Baghdad and Tehran Forge Pact to Tackle Dust Control, Combat Climate Impact

raq and Iran have inked an agreement to address the challenge of dust control jointly.

The accord, signed on Tuesday evening, was formalized following a meeting held in the Iraqi capital, during which the head of the Iranian Department of Environment, Ali Mohammad Tahmasbi, conferred with Abdul Hussein Obaid, the Technical Agent at Iraq’s Ministry of Agriculture.

Over the next two months, the two nations plan to launch four pilot projects in Iraqi provinces: Dhi Qar, Muthanna, Wasit, and Maysan. Simultaneously, two pilot endeavors will commence in Iran’s Ilam and Khuzestan provinces.

Central to this cooperative venture is the joint commitment to combat desertification, alleviate the impacts of climate change, ensure food security, and effectively manage and counteract dust storms.

At the meeting, Obaid underscored the significance of tangible actions in addressing the region’s dust challenges. He emphasized that a collective effort involving West Asian countries, including Iraq, Kuwait, and Iran, is imperative to resolve dust-related issues effectively.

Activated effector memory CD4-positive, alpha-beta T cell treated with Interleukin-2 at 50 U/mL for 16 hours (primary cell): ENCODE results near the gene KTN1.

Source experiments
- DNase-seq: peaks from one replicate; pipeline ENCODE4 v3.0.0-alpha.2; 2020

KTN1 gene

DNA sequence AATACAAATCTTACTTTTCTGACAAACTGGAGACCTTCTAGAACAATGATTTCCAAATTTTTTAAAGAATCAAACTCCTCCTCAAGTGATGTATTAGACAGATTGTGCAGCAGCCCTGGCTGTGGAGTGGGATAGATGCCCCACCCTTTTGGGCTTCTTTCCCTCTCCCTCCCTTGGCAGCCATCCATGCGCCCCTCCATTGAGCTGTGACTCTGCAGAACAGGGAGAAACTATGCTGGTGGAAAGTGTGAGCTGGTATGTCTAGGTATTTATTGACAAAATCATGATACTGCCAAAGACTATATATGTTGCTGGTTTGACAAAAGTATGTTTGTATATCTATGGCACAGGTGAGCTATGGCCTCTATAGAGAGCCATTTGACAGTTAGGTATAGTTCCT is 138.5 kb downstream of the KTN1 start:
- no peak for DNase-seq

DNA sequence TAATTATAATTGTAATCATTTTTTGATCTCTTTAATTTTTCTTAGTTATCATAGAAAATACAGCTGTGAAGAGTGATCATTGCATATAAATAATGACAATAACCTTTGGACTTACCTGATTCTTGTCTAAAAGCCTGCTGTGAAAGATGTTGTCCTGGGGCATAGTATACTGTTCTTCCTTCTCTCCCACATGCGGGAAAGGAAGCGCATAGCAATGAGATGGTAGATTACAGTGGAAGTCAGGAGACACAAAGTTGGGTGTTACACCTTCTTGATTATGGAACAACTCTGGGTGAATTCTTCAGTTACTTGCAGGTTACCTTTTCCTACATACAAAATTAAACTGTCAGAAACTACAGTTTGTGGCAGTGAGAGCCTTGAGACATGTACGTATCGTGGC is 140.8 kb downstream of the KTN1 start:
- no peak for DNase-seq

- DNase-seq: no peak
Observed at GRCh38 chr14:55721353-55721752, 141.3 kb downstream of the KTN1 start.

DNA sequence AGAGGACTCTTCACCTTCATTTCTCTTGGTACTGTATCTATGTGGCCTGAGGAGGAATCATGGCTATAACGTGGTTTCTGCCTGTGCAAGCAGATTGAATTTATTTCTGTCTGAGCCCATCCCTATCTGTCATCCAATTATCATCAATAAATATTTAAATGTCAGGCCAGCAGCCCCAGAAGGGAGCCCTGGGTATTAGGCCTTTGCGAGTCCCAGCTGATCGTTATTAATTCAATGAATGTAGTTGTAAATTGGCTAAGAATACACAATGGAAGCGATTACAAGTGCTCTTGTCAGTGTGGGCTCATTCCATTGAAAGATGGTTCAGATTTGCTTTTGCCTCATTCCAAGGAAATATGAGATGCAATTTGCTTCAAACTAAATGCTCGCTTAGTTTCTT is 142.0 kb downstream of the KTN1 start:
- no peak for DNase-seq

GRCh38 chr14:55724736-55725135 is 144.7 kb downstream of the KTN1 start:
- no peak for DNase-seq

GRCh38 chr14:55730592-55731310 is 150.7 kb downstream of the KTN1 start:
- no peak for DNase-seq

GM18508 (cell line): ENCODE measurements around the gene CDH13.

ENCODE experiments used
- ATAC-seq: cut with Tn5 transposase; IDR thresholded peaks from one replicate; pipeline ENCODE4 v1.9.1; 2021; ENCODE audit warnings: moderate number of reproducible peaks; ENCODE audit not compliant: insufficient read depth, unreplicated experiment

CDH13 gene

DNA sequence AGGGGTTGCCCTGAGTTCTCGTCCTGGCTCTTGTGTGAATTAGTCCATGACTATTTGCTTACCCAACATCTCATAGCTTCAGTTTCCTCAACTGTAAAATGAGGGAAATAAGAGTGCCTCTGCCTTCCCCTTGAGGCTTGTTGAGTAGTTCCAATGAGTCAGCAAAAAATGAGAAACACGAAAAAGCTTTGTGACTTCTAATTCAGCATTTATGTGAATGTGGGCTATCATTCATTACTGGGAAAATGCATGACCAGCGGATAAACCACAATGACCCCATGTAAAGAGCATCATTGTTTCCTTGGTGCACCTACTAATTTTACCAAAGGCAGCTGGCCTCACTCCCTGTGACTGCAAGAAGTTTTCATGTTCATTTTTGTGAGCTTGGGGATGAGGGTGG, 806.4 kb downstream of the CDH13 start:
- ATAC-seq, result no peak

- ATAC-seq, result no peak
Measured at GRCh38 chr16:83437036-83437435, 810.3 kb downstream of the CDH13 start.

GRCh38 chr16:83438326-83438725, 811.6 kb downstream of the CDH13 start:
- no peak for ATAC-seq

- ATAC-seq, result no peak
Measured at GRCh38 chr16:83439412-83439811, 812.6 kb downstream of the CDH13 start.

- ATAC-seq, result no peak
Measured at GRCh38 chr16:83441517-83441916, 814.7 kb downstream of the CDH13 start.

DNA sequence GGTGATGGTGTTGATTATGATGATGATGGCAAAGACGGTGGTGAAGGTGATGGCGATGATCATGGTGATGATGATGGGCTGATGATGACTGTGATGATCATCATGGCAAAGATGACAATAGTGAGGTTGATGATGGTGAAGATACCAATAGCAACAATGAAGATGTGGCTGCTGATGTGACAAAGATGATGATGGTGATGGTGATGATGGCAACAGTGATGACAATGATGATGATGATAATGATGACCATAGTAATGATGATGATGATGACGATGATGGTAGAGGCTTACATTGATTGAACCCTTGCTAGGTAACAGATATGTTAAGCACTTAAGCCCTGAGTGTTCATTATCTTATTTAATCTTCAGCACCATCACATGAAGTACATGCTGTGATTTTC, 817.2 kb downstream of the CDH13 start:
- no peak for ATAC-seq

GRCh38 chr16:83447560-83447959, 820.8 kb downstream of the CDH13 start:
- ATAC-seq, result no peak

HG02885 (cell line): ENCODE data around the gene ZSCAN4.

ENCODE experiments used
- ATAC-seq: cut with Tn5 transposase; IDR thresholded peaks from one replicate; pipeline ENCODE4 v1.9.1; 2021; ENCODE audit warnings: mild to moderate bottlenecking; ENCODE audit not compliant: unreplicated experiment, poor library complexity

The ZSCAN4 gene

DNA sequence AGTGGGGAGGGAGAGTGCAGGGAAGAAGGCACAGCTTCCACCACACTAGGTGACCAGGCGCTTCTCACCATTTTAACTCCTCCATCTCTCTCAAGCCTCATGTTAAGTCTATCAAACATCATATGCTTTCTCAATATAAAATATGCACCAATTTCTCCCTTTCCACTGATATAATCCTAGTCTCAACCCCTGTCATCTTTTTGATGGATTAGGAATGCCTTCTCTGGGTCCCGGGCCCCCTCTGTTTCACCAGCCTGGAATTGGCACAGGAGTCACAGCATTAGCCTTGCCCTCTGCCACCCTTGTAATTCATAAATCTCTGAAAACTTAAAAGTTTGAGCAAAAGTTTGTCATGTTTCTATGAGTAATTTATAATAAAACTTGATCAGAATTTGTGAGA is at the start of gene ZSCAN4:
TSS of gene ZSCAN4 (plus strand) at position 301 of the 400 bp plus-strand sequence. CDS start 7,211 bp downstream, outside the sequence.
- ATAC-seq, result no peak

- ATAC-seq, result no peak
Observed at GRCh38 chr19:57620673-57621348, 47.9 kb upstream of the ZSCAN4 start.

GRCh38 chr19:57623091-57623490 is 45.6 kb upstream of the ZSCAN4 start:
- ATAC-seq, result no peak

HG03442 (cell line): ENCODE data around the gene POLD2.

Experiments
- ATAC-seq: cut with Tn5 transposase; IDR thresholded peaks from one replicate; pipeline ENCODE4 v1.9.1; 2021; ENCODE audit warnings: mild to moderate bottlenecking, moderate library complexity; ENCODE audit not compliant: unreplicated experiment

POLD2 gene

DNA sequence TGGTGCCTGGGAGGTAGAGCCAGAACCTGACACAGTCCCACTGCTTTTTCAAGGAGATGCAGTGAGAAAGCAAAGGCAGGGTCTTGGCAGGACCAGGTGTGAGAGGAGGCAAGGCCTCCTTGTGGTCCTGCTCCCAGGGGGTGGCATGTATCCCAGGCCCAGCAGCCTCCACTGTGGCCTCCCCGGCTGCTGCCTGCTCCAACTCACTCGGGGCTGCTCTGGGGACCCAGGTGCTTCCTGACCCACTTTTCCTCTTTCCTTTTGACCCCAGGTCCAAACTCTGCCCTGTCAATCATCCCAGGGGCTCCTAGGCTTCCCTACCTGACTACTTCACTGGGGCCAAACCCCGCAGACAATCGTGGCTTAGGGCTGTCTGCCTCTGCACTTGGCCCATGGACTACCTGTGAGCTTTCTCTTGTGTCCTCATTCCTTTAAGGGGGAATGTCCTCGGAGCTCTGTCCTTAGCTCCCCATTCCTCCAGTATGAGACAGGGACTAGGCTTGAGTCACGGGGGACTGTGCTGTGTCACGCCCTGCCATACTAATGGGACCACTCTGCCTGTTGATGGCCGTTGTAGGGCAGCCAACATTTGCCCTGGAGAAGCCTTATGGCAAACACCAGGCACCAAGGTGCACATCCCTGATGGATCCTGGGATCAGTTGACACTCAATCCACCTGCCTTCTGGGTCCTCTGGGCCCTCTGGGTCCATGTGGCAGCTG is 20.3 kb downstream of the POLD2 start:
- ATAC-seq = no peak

Obaid also highlighted that the Iraqi Ministry of Agriculture is actively seeking funding to address fine dust particles and identify dust centers in provinces bordering Iran and Kuwait.

Tahmasbi stressed the need for direct cooperation between the two countries to tackle the problem. He affirmed Iran’s readiness to address desertification cases along the border areas.

The World Bank, in a report issued at the end of 2022, highlighted Iraq’s urgent climate predicament, urging the nation to adopt a more environmentally conscious development model. The report outlined the need for Iraq to diversify its economy and reduce its carbon dependency to address the climate challenge.

According to the report, Iraq’s quest for sustainable development will require an estimated $233 billion in investments by 2040, equivalent to approximately 6% of its annual GDP. Notably, Iraq ranks among the United Nations’ five most climate-vulnerable nations, a vulnerability further compounded by decades of conflict and heavy reliance on oil revenues, accounting for about 90% of the nation’s income.

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